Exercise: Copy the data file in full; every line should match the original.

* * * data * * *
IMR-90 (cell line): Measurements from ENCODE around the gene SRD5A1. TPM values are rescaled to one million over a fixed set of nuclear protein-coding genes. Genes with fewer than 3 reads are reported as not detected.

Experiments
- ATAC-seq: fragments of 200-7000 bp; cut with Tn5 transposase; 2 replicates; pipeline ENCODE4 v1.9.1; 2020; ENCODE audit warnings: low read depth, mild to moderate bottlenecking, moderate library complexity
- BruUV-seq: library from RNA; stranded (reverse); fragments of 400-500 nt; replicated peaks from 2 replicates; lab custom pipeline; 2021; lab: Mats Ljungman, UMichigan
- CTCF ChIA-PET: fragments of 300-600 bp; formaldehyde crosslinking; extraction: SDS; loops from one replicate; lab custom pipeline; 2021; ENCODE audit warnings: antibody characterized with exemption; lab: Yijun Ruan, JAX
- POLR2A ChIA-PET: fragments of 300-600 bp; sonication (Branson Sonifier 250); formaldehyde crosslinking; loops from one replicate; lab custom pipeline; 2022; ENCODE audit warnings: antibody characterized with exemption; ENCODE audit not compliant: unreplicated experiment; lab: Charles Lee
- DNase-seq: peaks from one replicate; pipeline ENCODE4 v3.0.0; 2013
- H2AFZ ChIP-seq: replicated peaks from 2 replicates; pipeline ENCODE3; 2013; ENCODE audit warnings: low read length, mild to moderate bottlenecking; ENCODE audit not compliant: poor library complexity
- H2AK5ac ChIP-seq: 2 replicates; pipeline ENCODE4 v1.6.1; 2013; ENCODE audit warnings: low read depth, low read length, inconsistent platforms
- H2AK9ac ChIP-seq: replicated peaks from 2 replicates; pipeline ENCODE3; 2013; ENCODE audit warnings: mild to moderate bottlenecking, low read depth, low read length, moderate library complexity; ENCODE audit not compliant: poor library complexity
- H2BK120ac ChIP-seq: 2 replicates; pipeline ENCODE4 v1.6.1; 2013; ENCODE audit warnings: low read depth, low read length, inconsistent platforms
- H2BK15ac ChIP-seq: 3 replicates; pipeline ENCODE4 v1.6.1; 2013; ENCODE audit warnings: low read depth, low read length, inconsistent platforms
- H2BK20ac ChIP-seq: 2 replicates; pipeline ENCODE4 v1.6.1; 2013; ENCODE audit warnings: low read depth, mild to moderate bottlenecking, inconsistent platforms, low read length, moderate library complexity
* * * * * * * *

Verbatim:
IMR-90 (cell line): Measurements from ENCODE around the gene SRD5A1. TPM values are rescaled to one million over a fixed set of nuclear protein-coding genes. Genes with fewer than 3 reads are reported as not detected.

Experiments
- ATAC-seq: fragments of 200-7000 bp; cut with Tn5 transposase; 2 replicates; pipeline ENCODE4 v1.9.1; 2020; ENCODE audit warnings: low read depth, mild to moderate bottlenecking, moderate library complexity
- BruUV-seq: library from RNA; stranded (reverse); fragments of 400-500 nt; replicated peaks from 2 replicates; lab custom pipeline; 2021; lab: Mats Ljungman, UMichigan
- CTCF ChIA-PET: fragments of 300-600 bp; formaldehyde crosslinking; extraction: SDS; loops from one replicate; lab custom pipeline; 2021; ENCODE audit warnings: antibody characterized with exemption; lab: Yijun Ruan, JAX
- POLR2A ChIA-PET: fragments of 300-600 bp; sonication (Branson Sonifier 250); formaldehyde crosslinking; loops from one replicate; lab custom pipeline; 2022; ENCODE audit warnings: antibody characterized with exemption; ENCODE audit not compliant: unreplicated experiment; lab: Charles Lee
- DNase-seq: peaks from one replicate; pipeline ENCODE4 v3.0.0; 2013
- H2AFZ ChIP-seq: replicated peaks from 2 replicates; pipeline ENCODE3; 2013; ENCODE audit warnings: low read length, mild to moderate bottlenecking; ENCODE audit not compliant: poor library complexity
- H2AK5ac ChIP-seq: 2 replicates; pipeline ENCODE4 v1.6.1; 2013; ENCODE audit warnings: low read depth, low read length, inconsistent platforms
- H2AK9ac ChIP-seq: replicated peaks from 2 replicates; pipeline ENCODE3; 2013; ENCODE audit warnings: mild to moderate bottlenecking, low read depth, low read length, moderate library complexity; ENCODE audit not compliant: poor library complexity
- H2BK120ac ChIP-seq: 2 replicates; pipeline ENCODE4 v1.6.1; 2013; ENCODE audit warnings: low read depth, low read length, inconsistent platforms
- H2BK15ac ChIP-seq: 3 replicates; pipeline ENCODE4 v1.6.1; 2013; ENCODE audit warnings: low read depth, low read length, inconsistent platforms
- H2BK20ac ChIP-seq: 2 replicates; pipeline ENCODE4 v1.6.1; 2013; ENCODE audit warnings: low read depth, mild to moderate bottlenecking, inconsistent platforms, low read length, moderate library complexity